But as it stands, some of the oldest with reliable evidence include Sumerian, Akkadian, and Egyptian hieroglyphs, each of which can be traced by more than 4,600 years.

As for the oldest languages still in use, most experts cite Hebrew and Arabic, which have been in use for 3,000 years and developed out of a language family that might be 20,000 years old.

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Authorities Finally Nab ‘Hank The Tank,’ Wanted For 28 Home Break-Ins

As it turns out, there were actually multiple culprits behind the crime spree.

Authorities Finally Nab ‘Hank The Tank,’ Wanted For 28 Home Break-Ins X.com: @animalsanctuary

Folks around the world take precautions to reduce their risk of a residential burglary, but most of the time they’re preparing for a possible human culprit. When the burglar is a massive black bear, however, ordinary locks and alarms don’t always make a difference.

The hunt for Hank

Locals living around South Lake Tahoe, California, have been on high alert since authorities warned that there was one bear in particular — affectionately known as “Hank the Tank” — who was linked to more than two dozen break-ins and a total of “152 reports of conflict behavior.”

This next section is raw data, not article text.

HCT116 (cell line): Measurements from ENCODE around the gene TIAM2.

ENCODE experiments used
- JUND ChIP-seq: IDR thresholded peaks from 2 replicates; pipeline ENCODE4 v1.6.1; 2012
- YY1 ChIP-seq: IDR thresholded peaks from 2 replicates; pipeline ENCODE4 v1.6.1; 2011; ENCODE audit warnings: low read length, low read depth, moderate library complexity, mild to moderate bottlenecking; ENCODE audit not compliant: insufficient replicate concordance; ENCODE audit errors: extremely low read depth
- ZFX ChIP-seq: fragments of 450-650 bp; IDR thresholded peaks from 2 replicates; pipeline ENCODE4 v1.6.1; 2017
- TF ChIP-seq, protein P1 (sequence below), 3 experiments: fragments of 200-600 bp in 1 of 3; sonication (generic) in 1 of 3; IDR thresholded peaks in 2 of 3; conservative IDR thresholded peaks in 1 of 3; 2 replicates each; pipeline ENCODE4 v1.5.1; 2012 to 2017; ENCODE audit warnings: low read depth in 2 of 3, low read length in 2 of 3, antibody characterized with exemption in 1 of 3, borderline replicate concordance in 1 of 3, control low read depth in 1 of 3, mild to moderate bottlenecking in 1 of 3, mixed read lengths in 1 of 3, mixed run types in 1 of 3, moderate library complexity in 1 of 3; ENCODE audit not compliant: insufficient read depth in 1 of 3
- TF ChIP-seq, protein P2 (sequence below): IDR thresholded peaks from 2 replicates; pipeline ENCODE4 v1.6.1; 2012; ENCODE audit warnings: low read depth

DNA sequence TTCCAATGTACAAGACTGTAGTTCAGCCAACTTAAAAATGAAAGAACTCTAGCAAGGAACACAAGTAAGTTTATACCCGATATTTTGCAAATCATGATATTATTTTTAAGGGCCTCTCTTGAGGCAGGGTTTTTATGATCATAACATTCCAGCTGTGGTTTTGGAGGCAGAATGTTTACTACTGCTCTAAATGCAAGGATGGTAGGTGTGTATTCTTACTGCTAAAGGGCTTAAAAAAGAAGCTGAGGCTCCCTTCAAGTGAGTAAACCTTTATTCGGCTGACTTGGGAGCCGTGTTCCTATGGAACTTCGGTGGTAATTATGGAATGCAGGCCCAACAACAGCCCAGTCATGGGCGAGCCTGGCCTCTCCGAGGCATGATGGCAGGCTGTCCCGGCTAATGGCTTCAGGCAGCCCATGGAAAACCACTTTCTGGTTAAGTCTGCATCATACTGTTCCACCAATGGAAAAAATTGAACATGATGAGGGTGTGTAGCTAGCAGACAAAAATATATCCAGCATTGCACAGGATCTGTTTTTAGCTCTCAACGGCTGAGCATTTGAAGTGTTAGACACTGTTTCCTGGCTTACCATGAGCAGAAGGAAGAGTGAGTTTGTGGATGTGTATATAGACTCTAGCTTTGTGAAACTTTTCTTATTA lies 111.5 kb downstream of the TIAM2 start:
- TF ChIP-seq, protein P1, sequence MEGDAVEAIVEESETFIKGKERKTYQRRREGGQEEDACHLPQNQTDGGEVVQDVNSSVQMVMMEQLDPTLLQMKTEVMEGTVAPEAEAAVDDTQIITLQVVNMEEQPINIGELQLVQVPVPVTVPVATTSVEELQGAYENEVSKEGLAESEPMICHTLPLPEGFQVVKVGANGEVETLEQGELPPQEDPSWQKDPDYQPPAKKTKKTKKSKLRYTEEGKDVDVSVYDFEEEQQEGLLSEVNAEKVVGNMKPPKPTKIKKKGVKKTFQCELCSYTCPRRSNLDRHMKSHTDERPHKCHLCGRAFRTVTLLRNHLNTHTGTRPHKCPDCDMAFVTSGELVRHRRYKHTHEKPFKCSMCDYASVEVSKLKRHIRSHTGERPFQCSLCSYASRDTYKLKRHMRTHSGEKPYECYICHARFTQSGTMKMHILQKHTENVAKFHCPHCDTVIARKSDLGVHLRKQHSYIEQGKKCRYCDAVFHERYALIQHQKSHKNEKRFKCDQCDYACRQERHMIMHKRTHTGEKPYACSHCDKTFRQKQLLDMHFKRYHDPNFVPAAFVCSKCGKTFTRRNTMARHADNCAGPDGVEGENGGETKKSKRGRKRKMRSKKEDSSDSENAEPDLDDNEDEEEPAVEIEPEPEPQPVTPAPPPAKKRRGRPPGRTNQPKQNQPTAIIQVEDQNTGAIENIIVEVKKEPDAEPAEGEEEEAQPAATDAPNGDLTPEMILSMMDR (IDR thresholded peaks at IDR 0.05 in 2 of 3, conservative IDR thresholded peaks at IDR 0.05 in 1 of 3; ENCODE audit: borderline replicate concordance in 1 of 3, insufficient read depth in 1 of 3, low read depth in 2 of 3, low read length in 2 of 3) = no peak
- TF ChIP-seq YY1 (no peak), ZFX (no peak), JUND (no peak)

While social media users outside of the area shared memes about the crime spree, those in town were living in fear.

As officials conducted an investigation into the matter, however, they realized that Hank wasn’t working alone. He had at least two accomplices in his reign of terror. In fact, the most prolific burglar bear was a female who had brought three cubs along with her.

This animal, officially named Bear 64F, was recently captured by the California Department of Fish and Wildlife.

The public speaks out

Bear 64F would ordinarily qualify as a “conflict bear” and be euthanized as a result of her actions. But locals say it wasn’t her fault.

After hearing public outcry blaming the fact that homes were being built in the bears’ natural habitat and locals were leaving their garbage cans out, authorities decided to grant Bear 64F and her cubs a reprieve.

They’re all set to be released to a sanctuary in Colorado, where Gov. Jared Polis said he’ll be waiting to welcome the family. He even suggested a name change: Henrietta the Tank.

If all goes as planned, the bear and three male cubs will once again be released into the wild.

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Early Chirp

Written by Chris Agee

90 N Church St, The Strathvale House
Grand Cayman KY1, 9006, Cayman Islands